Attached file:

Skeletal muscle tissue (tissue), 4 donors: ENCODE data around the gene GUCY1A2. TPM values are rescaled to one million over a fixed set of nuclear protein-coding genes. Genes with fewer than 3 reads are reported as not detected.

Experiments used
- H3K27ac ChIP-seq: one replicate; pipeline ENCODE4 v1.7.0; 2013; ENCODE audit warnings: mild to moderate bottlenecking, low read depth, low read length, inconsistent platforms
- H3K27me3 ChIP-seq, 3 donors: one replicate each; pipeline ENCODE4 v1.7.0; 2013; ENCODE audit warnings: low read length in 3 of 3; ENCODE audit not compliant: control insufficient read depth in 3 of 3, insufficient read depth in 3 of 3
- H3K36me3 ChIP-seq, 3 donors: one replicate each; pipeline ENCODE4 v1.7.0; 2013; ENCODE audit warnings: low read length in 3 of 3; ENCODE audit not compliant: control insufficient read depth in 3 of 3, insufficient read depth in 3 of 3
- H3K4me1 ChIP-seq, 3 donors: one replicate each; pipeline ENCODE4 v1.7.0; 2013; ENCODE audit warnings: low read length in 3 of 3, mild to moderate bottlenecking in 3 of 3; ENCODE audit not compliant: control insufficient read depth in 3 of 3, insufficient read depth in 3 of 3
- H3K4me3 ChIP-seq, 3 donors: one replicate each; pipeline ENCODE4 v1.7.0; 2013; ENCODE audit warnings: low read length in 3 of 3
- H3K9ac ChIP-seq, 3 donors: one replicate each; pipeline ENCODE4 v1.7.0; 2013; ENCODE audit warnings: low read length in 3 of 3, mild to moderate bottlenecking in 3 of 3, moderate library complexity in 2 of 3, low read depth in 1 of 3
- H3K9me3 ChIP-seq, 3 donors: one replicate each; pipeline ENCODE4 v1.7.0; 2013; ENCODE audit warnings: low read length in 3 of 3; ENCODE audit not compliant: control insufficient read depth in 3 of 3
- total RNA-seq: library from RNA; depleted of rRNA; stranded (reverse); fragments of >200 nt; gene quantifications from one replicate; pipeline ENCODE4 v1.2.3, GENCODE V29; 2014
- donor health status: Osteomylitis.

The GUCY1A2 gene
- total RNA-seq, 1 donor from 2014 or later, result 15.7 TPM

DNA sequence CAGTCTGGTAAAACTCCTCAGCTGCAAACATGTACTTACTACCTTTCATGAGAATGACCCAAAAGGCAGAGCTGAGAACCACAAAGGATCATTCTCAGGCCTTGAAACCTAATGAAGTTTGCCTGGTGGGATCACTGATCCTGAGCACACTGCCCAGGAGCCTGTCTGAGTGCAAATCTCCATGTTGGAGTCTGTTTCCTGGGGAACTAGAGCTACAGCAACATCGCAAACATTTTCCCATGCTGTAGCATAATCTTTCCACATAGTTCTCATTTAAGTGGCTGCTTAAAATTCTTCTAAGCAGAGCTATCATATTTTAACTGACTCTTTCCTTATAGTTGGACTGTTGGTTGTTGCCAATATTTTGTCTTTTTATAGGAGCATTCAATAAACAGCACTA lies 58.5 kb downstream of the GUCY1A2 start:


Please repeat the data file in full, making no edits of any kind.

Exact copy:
Skeletal muscle tissue (tissue), 4 donors: ENCODE data around the gene GUCY1A2. TPM values are rescaled to one million over a fixed set of nuclear protein-coding genes. Genes with fewer than 3 reads are reported as not detected.

Experiments used
- H3K27ac ChIP-seq: one replicate; pipeline ENCODE4 v1.7.0; 2013; ENCODE audit warnings: mild to moderate bottlenecking, low read depth, low read length, inconsistent platforms
- H3K27me3 ChIP-seq, 3 donors: one replicate each; pipeline ENCODE4 v1.7.0; 2013; ENCODE audit warnings: low read length in 3 of 3; ENCODE audit not compliant: control insufficient read depth in 3 of 3, insufficient read depth in 3 of 3
- H3K36me3 ChIP-seq, 3 donors: one replicate each; pipeline ENCODE4 v1.7.0; 2013; ENCODE audit warnings: low read length in 3 of 3; ENCODE audit not compliant: control insufficient read depth in 3 of 3, insufficient read depth in 3 of 3
- H3K4me1 ChIP-seq, 3 donors: one replicate each; pipeline ENCODE4 v1.7.0; 2013; ENCODE audit warnings: low read length in 3 of 3, mild to moderate bottlenecking in 3 of 3; ENCODE audit not compliant: control insufficient read depth in 3 of 3, insufficient read depth in 3 of 3
- H3K4me3 ChIP-seq, 3 donors: one replicate each; pipeline ENCODE4 v1.7.0; 2013; ENCODE audit warnings: low read length in 3 of 3
- H3K9ac ChIP-seq, 3 donors: one replicate each; pipeline ENCODE4 v1.7.0; 2013; ENCODE audit warnings: low read length in 3 of 3, mild to moderate bottlenecking in 3 of 3, moderate library complexity in 2 of 3, low read depth in 1 of 3
- H3K9me3 ChIP-seq, 3 donors: one replicate each; pipeline ENCODE4 v1.7.0; 2013; ENCODE audit warnings: low read length in 3 of 3; ENCODE audit not compliant: control insufficient read depth in 3 of 3
- total RNA-seq: library from RNA; depleted of rRNA; stranded (reverse); fragments of >200 nt; gene quantifications from one replicate; pipeline ENCODE4 v1.2.3, GENCODE V29; 2014
- donor health status: Osteomylitis.

The GUCY1A2 gene
- total RNA-seq, 1 donor from 2014 or later, result 15.7 TPM

DNA sequence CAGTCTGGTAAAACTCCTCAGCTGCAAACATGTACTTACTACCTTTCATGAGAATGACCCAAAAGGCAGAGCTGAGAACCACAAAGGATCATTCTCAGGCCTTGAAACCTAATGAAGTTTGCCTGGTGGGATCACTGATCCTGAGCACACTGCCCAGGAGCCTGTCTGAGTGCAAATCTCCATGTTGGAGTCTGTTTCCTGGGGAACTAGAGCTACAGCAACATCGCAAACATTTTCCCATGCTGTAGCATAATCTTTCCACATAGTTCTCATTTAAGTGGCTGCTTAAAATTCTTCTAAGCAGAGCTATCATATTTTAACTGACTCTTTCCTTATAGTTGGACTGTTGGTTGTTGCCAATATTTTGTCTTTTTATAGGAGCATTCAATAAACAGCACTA lies 58.5 kb downstream of the GUCY1A2 start: